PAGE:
Relieving Pregnancy-Related Lower Back and Pelvic Pain with Acupuncture

An analysis of existing studies indicates that acupuncture can significantly help alleviate pelvic or lower back pain experienced during gestation, often experienced by pregnant women.

No notable major side effects were reported among infants whose moms chose the treatment, even though only some studies in the analysis looked at outcomes such as premature birth.

Acupuncture has emerged as an effective therapy to address various types of pain without needing medication and is generally safe.

No one knows for certain how exactly it can reduce pain; however, one theory suggests it involves the release of endorphins – your body’s own “happy chemicals”, and increased localized blood flow to muscles and skin.

But whether it can help ease the debilitating pelvic and low back pain experienced by as many as 90% of pregnant women remains up for debate.

Databases were reviewed to locate relevant clinical studies comparing the pain relief experienced by pregnant women who underwent acupuncture alone or combined it with other therapies versus those who received no or dummy treatments, including possible effects on their newborns.

Ten randomized controlled studies that included 1040 pregnant women were included in the final analysis. All pregnant women were healthy, on average 17-30 weeks gestation, and experienced pelvic or lower back pain.

Acupuncture was provided either by midwives, physiotherapists or trained acupuncturists. Three studies involved ear lobe acupuncture while seven focused on whole body treatments.

Reports were given on acupuncture points used for treatment as well as needle retention time and dose. Furthermore, seven studies reported using so-called forbidden points that are usually considered contraindicated during gestation as points to avoid during acupuncture treatments.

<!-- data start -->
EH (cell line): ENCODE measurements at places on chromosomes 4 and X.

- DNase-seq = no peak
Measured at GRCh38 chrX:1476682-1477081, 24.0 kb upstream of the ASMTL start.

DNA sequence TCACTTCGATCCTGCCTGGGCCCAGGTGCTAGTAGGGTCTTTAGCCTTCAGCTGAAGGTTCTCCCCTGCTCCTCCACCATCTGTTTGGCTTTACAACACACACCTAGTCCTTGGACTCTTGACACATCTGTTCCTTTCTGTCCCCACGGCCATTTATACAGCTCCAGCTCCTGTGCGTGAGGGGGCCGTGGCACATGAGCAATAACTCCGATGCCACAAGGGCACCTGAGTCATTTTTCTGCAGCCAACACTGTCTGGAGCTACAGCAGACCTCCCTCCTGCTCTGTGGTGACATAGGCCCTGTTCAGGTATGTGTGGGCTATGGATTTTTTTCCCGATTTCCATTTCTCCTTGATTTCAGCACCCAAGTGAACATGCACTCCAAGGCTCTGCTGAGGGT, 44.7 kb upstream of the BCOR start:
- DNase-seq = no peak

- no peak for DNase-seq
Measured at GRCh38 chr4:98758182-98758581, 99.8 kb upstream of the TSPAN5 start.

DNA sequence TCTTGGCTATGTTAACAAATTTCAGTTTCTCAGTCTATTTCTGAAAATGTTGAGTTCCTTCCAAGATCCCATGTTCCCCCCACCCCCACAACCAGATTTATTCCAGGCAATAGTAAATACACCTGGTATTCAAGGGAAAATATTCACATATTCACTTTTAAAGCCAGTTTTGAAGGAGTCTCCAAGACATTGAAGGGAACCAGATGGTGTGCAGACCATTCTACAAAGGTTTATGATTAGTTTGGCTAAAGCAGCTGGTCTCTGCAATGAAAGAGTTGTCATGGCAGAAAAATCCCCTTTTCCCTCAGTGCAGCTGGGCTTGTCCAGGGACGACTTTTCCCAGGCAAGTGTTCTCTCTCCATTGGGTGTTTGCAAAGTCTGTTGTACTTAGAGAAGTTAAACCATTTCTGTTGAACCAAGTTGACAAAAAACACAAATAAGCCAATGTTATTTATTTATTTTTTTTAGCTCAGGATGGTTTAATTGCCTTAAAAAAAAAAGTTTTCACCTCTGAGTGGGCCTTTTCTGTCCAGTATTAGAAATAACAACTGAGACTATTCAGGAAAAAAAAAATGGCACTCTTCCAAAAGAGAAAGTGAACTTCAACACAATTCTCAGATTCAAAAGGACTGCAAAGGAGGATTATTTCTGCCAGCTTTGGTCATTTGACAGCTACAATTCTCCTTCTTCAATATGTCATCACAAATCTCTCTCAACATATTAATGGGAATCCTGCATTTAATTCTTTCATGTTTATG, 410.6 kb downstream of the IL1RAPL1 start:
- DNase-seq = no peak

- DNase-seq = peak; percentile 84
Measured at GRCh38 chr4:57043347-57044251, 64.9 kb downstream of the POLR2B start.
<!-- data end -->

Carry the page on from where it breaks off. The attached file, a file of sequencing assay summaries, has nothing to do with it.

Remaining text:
A combined analysis of 9 studies demonstrated that pregnancy pain could be significantly alleviated with acupuncture treatment, and four of them discovered significant improvements in physical function as a result of treatment with this method. Five other studies reported significant enhancements of quality of life following acupuncture therapy sessions.

Four studies found acupuncture to have significant differences when compared with no or other treatments.

Analysis revealed that acupuncture was safe, with four studies reporting no significant difference in Apgar health scores between newborns exposed to acupuncture vs other or no treatment at birth.

Seven studies reported minor side effects from acupuncture for pregnant women, such as bleeding and soreness at the needle site, pain relief, drowsiness, and even so, individuals rated it positively and most were prepared to repeat it if necessary.

However, the number of studies included in this analysis was relatively small and of variable quality. There was considerable variance in participant characteristics, outcomes, methodology and design across each study; with two of them reporting dropout rates exceeding 20% among their comparison group participants.

Yet, researchers determined that acupuncture merited closer consideration because of its ability to ease labor pain at a time when medications could have harmful side effects for mother and baby alike.

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